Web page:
The Youth Justice Court is a specialized Court under the jurisdiction of the Provincial Court of Nova Scotia. Young people accused of criminal offences who are 12 to 17 years of age appear in this Court and are dealt with under the Youth Criminal Justice Act (YCJA). The provisions of the YCJA are different from those under which other Courts operate when they deal with accused adults (18 years or older).
The Youth Criminal Justice Act
The YCJA is based on the premise that young people who come into conflict with the law have a greater chance at rehabilitation and so should be given every opportunity, within limits, to turn their lives around.
The most pronounced differences between how young accused and adult accused are dealt with by the Courts can be found in the Preamble and Declaration of Principle of the YCJA:
- Society has a responsibility to address the developmental challenges and needs of young persons.
- Young persons have special guarantees of their rights and freedoms, including those set out in the United Nations Convention on the Rights of the Child.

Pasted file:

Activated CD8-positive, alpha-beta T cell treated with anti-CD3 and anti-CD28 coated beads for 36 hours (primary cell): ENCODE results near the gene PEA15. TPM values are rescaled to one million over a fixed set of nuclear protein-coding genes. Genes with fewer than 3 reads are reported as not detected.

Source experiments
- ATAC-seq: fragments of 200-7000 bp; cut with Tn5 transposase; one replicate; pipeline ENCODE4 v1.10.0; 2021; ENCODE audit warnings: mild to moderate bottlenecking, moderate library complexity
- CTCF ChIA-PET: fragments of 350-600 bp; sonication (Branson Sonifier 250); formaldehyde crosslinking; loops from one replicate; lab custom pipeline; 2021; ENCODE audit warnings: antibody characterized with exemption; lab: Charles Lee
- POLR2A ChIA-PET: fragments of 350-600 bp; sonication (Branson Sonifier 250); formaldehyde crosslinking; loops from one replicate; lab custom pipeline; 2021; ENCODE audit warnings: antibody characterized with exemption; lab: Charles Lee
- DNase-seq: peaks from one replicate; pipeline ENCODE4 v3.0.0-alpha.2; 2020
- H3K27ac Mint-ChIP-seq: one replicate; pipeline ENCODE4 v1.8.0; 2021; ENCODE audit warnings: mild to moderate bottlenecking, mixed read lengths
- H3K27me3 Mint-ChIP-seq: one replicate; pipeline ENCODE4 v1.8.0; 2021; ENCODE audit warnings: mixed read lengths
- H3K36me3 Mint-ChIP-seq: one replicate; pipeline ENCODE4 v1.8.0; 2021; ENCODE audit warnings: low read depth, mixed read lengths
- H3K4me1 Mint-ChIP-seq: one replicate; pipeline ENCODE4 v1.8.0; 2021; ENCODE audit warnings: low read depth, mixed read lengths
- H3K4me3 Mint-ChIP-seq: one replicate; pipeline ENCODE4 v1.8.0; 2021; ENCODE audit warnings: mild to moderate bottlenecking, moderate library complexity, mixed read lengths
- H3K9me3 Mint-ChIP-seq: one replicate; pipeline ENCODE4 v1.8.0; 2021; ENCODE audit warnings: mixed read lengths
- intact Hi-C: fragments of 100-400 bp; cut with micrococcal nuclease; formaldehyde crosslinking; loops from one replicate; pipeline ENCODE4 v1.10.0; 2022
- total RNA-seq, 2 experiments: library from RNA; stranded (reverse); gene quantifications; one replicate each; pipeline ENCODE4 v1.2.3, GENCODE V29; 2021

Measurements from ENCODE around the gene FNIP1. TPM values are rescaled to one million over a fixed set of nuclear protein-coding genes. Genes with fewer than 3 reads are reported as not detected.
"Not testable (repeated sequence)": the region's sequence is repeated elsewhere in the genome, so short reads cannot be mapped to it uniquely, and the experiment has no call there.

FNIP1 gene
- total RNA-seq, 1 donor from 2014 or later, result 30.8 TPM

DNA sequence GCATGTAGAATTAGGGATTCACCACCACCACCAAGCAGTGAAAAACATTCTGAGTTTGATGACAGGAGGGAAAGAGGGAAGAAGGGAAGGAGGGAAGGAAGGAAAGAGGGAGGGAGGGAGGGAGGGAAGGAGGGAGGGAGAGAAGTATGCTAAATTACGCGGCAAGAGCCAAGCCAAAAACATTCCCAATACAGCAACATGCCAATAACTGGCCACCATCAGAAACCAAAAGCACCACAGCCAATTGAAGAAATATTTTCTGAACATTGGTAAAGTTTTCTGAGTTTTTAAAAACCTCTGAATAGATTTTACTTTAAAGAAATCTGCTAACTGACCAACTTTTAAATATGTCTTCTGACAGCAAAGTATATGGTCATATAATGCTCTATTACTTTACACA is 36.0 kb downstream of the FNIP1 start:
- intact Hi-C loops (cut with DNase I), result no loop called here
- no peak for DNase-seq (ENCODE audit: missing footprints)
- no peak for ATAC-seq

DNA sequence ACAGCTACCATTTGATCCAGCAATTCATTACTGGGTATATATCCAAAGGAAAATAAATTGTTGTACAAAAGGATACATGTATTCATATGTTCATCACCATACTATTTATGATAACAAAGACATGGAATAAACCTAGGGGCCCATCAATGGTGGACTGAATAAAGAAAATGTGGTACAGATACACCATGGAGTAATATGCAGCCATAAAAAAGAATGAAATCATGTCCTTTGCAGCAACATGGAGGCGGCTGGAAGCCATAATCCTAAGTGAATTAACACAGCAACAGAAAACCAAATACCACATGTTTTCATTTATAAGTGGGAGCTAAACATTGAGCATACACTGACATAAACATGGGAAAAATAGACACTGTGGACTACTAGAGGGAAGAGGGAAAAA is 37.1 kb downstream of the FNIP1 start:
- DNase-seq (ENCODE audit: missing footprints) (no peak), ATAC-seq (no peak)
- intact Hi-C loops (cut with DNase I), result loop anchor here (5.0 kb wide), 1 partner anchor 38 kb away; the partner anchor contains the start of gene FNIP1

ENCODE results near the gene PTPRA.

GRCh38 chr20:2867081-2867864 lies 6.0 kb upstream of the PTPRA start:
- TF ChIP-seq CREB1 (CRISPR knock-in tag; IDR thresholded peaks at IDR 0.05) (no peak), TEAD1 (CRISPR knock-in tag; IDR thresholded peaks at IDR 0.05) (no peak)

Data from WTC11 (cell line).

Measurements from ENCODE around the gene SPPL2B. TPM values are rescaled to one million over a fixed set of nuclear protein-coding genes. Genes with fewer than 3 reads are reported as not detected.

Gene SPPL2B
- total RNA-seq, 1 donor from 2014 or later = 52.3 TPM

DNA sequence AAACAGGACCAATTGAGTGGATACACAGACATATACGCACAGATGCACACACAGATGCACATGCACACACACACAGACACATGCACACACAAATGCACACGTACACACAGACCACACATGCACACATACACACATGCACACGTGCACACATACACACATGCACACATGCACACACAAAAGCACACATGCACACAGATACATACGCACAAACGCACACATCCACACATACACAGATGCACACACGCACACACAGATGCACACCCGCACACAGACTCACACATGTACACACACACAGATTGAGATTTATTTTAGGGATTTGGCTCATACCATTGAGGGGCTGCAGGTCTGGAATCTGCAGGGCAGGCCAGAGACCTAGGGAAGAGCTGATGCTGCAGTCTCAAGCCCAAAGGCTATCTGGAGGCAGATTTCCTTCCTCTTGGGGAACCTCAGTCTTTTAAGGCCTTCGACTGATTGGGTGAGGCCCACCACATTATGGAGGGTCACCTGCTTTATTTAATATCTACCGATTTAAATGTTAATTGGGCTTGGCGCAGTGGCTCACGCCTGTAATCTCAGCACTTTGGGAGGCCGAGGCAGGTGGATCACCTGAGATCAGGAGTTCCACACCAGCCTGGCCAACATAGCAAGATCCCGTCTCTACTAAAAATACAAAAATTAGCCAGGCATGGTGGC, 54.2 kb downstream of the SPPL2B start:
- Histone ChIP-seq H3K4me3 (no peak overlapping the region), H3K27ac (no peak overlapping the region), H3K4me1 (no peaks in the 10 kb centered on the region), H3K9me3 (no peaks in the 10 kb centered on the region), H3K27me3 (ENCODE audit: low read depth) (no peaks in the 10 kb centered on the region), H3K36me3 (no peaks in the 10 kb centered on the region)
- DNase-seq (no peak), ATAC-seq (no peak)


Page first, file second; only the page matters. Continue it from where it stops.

- The youth justice system should reserve its most serious interventions for the most serious crimes and reduce the over-reliance on incarceration.
In addition to the Preamble and the Declaration of Principle, the YCJA includes other more specific principles to guide decision-making at key points in the youth justice process, as outlined below.
Another significant difference in how young people are dealt with by the Courts is the mandatory ban on the publication of any information that might enable the public to identify a young accused. The rationale for this rule is that publicity will detrimentally affect the young person and impede their rehabilitation. However, a publication ban is not mandatory under certain limited circumstances.
A publication ban may not be imposed if:
- If a Youth Justice Court judge is satisfied on application that the young person is a danger to others and publication of the name is necessary to assist in apprehending the young person.
- If a youth sentence is imposed for a violent offence if the young person poses a significant risk of committing another violent offence and publishing their identity is necessary to protect the public.
- If the Court has imposed an adult sentence.
Experience in Canada and other countries shows that measures other than going to court can provide effective responses to less serious youth crime. These extrajudicial measures provide meaningful consequences, such as requiring the young person to repair the harm done to the victim. Increasing the use of non-court responses also enables the courts to focus its resources on more serious cases.